Sacrosanct & Other Stories – C L Werner

Title: Sacrosanct & Other Stories
Author: Various
Published by: Black Library
Publication date: 29th Oct. 2020
Genre: Fantasy
Pages: 528
Format: Paperback
Source: NetGalley


The Dance of the Skulls by David Annandale
Great Red by David Guymer
The Sands of Grief & The Volturung Road by Guy Haley
Callis & Toll: The Old Ways by Nick Horth
A Dirge of Dust and Steel, Auction of Blood & The Prisoner of the Black Sun by Josh Reynolds
Wrathspring by Andy Clark
Sacrosanct, Shiprats & The Witch Takers by C L Werner

Buy the Book – Amazon


A restless menace threatens the town of Wyrmditt. Stirred from his grave by fell magic, Sabrodt, the Shrouded King, seeks dominion over the kingdom he failed to claim in life. So great is the terror inflicted upon the lands by Sabrodt and his nighthaunts that Sigmar, God-King, sends a retinue of his warriors most skilled in the art of Azyrite magic to liberate the town. The Stormcast Eternals of the Sacrosanct Chamber are warrior-wizards, imbued with arcane knowledge and the power to wield the energies of the storm in battle. Leading the retinue is Knight-Incantor Arnhault, a formidable mage who has studied the histories of Sabrodt’s kingdom. But the fight against the Shrouded King will challenge Arnhault’s mettle like none other – especially when he discovers that the Undead knows more about his past than he does.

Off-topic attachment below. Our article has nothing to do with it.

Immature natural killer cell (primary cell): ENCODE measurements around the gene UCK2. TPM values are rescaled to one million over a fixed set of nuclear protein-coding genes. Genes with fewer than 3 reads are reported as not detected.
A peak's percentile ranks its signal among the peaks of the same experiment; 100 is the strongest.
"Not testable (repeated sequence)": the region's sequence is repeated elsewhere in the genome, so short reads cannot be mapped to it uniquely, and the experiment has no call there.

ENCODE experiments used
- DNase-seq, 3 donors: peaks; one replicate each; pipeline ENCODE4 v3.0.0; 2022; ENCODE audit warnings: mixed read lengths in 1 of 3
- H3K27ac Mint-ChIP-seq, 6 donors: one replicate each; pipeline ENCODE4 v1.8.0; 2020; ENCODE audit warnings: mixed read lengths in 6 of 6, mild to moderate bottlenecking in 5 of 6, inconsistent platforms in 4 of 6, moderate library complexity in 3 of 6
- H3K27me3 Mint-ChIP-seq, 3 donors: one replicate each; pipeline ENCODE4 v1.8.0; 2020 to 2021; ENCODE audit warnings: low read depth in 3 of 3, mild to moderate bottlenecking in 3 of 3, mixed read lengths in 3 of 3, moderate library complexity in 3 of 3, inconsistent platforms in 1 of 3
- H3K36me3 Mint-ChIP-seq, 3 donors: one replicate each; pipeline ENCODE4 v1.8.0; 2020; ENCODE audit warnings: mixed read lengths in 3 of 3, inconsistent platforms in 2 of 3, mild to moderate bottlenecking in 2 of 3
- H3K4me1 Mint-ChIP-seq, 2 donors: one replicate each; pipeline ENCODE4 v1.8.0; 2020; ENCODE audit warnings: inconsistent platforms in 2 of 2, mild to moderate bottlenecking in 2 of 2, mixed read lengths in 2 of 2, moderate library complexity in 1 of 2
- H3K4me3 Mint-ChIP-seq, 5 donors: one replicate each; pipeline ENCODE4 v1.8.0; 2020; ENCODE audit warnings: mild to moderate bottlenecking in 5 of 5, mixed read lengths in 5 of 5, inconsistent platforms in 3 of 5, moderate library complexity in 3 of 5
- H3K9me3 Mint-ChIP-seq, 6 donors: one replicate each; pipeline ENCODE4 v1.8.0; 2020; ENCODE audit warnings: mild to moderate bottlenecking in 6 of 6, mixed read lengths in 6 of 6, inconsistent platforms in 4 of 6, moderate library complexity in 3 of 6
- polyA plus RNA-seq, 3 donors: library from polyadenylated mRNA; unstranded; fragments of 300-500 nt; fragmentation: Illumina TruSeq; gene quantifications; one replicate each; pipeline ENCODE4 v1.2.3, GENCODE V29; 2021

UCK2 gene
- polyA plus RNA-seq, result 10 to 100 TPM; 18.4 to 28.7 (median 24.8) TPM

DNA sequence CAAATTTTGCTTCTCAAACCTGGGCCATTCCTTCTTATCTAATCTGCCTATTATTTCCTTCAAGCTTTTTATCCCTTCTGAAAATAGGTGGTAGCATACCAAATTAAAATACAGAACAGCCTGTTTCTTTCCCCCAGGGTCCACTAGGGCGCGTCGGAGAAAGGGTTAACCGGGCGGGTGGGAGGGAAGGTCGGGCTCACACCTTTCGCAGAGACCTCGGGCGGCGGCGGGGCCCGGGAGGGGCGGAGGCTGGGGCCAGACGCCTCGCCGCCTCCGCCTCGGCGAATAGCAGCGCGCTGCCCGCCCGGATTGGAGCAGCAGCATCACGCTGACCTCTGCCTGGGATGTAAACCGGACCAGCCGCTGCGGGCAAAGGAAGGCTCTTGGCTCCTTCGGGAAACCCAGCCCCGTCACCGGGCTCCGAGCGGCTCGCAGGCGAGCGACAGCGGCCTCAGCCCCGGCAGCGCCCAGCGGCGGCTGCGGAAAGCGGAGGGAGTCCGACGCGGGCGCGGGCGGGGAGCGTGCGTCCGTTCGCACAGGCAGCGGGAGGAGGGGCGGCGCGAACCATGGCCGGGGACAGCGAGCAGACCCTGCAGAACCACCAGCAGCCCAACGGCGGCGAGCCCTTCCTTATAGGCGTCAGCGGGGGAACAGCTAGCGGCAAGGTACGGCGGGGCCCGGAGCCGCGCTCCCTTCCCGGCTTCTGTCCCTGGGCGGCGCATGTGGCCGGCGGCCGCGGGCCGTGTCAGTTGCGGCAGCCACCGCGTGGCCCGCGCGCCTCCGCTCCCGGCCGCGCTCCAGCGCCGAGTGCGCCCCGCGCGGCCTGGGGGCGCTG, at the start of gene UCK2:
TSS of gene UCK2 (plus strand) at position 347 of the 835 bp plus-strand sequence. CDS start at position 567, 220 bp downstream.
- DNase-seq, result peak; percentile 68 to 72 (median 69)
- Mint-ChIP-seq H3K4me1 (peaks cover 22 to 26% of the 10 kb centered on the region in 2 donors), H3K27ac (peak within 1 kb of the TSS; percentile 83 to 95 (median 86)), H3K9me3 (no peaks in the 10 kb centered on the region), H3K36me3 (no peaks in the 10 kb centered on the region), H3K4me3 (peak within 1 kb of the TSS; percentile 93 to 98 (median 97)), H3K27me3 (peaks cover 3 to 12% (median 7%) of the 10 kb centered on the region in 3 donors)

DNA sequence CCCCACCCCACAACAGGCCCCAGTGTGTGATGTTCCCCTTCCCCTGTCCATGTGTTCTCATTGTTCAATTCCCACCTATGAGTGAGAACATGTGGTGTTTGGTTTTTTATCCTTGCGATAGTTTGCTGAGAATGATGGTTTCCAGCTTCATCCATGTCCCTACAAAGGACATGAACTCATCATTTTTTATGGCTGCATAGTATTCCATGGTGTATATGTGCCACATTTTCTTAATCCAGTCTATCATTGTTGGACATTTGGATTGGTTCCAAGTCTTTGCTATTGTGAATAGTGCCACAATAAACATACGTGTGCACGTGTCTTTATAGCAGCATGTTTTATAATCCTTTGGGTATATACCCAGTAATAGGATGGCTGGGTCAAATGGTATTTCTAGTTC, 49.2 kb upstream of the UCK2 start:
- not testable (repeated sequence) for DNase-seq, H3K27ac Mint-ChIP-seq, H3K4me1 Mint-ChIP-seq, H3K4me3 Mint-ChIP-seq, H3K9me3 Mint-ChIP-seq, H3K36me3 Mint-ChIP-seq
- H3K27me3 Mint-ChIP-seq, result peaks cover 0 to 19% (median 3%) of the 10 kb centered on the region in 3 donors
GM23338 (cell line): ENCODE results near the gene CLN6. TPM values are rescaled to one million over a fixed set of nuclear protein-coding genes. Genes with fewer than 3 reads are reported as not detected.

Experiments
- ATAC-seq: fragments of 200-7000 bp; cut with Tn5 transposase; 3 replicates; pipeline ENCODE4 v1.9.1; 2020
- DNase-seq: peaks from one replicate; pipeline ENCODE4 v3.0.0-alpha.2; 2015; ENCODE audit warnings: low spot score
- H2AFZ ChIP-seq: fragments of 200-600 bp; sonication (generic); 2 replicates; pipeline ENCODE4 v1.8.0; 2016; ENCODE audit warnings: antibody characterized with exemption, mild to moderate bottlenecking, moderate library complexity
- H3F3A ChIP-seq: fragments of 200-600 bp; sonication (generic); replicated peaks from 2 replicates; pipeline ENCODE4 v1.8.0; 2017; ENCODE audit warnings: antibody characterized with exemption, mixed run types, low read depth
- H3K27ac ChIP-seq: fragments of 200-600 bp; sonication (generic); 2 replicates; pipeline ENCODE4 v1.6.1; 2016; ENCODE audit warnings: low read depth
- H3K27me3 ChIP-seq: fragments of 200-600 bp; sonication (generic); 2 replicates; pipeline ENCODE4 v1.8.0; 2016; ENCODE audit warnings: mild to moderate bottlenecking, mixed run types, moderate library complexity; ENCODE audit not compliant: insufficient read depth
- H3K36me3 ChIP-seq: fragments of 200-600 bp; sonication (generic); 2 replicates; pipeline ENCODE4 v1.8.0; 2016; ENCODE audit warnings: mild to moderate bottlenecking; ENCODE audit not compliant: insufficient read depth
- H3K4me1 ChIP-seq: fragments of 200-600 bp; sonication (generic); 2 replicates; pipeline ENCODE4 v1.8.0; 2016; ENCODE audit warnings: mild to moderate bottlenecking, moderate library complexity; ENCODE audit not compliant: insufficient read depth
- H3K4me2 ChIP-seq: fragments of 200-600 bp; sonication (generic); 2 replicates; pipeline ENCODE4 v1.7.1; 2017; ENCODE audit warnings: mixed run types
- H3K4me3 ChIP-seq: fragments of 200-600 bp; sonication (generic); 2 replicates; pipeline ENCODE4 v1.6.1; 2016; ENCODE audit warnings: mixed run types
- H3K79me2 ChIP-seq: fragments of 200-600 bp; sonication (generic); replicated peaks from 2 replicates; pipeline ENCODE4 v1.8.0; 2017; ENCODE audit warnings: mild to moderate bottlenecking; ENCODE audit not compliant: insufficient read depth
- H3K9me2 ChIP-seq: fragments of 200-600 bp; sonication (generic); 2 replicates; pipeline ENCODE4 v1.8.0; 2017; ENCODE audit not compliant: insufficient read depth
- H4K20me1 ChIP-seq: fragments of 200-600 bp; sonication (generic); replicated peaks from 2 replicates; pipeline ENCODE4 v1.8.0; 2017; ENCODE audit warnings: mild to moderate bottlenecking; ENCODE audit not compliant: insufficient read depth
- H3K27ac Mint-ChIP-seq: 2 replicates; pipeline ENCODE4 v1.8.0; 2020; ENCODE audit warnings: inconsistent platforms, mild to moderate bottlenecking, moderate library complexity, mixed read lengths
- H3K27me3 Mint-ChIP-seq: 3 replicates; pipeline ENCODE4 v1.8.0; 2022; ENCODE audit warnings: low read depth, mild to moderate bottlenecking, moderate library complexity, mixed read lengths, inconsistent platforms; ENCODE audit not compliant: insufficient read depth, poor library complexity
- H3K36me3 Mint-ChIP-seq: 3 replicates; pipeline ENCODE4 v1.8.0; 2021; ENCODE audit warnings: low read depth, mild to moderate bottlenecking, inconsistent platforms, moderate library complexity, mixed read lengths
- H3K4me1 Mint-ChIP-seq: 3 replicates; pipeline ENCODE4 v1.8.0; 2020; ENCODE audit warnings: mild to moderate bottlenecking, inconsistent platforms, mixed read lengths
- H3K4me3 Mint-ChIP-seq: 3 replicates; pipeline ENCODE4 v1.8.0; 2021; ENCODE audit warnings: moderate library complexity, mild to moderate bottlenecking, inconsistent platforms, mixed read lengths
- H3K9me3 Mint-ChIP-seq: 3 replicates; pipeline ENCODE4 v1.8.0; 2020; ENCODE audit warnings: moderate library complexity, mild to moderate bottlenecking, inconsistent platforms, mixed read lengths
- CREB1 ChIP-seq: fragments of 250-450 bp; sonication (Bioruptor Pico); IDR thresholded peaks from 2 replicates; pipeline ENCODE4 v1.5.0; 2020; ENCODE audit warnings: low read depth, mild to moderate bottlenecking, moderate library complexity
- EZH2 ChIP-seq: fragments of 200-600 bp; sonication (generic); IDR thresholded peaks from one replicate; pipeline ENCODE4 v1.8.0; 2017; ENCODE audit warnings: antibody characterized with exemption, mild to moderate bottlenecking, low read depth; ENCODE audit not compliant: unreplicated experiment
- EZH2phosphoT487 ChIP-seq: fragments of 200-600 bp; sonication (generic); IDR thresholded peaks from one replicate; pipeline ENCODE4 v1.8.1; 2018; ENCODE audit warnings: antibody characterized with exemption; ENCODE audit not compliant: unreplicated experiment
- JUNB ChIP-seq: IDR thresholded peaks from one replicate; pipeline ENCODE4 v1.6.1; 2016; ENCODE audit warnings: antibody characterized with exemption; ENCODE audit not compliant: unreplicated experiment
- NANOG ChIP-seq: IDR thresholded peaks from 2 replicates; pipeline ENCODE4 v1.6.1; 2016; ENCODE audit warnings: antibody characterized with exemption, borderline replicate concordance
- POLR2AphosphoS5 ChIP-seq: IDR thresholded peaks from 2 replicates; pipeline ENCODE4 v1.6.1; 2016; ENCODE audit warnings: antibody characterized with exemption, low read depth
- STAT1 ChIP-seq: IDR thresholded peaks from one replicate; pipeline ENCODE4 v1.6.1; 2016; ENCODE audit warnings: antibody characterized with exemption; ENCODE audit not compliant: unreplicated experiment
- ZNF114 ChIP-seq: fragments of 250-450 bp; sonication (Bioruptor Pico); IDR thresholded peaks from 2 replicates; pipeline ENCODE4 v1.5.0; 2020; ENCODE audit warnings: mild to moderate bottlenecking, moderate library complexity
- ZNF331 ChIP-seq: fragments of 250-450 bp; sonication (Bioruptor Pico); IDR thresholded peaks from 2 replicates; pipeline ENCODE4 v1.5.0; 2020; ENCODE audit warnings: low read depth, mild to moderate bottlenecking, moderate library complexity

Also within this book is a host of awesome short stories giving you a flavour of the many warring armies that exist with the worlds of Warhammer Age of Sigmar.


Rating: 3 out of 5.

As Sacrosanct is a short story anthology, I shall be reviewing the stories on their own individual merits, much like my review of Tales of Heresy. Sacrosanct is an introductory collection of short stories, designed to give an introduction to the world and races of Age of Sigmar.

Sacrosanct – C L Werner

A larger novella than the rest of the short stories and the story that gives the book its title. Featuring the herald race of Age of Sigmar, the Stormcast Eternal.

Sacrosanct is an entertaining read that eases the reader into the world of Age of Sigmar. Detailing how the Stormcast come to be reforged through the eyes of Knight-Incantor Arnhault. The plot is a basic good vs evil, but serves as a good introduction to the dynamics involved in the world of Age of Sigmar.